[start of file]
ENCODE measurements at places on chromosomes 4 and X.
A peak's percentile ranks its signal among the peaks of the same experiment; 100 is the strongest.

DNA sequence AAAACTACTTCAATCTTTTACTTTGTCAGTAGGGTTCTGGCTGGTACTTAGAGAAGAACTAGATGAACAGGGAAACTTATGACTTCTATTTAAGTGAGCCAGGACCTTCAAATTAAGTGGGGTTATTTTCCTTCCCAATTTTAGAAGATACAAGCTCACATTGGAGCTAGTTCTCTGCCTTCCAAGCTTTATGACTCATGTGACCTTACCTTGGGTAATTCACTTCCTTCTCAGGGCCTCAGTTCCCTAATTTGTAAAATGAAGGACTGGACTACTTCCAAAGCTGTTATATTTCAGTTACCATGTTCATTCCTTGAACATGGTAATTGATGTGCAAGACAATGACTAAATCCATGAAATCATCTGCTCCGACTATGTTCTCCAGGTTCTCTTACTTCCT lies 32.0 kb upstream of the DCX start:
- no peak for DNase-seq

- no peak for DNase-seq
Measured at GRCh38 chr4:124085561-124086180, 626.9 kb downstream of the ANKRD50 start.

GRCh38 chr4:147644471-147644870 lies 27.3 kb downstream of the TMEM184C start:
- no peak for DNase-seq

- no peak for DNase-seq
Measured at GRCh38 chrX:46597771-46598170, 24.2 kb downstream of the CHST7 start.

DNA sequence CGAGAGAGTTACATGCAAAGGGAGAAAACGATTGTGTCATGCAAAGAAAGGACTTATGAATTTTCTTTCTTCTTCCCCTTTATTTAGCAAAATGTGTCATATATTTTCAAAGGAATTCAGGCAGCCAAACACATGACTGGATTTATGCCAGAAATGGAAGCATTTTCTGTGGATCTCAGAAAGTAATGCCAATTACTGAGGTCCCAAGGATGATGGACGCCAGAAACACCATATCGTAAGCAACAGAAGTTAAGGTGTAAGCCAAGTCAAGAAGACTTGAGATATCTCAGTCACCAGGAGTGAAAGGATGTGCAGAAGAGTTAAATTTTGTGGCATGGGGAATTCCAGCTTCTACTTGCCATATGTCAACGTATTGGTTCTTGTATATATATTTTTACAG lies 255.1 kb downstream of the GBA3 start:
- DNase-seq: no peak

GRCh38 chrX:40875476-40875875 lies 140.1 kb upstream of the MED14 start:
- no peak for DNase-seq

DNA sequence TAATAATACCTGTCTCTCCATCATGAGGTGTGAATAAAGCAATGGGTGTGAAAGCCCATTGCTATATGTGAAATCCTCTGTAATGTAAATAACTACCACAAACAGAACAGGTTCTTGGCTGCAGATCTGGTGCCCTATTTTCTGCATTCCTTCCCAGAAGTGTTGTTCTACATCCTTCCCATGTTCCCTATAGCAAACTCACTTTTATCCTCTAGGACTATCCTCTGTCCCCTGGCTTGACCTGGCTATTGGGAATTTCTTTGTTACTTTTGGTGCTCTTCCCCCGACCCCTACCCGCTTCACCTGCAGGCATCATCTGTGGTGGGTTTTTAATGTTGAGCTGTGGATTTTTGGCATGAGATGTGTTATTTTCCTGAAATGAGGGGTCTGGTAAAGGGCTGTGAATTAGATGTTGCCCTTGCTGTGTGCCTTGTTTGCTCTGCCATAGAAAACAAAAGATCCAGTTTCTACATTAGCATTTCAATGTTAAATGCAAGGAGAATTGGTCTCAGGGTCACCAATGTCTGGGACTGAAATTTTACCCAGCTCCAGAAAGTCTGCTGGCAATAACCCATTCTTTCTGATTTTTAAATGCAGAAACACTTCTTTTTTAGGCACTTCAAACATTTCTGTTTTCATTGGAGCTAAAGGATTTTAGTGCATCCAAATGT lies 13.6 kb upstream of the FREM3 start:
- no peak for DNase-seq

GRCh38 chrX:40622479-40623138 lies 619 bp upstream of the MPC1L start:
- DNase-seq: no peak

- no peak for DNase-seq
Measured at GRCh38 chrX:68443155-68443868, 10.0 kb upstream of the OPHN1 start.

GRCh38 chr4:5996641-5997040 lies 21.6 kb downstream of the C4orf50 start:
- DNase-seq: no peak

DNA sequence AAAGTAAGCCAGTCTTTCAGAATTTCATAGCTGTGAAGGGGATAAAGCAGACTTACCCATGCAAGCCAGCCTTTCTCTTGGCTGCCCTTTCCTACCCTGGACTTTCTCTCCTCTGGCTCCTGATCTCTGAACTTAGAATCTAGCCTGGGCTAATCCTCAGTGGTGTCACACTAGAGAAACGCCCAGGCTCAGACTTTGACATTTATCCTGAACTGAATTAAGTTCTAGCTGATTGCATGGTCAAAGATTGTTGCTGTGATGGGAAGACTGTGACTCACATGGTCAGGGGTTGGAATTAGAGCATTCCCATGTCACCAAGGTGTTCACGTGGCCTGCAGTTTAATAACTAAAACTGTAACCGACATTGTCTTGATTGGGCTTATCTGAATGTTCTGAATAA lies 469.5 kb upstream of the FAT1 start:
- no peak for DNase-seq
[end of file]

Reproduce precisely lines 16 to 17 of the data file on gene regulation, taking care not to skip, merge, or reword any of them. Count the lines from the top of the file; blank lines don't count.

- no peak for DNase-seq

GRCh38 chrX:40622479-40623138 lies 619 bp upstream of the MPC1L start: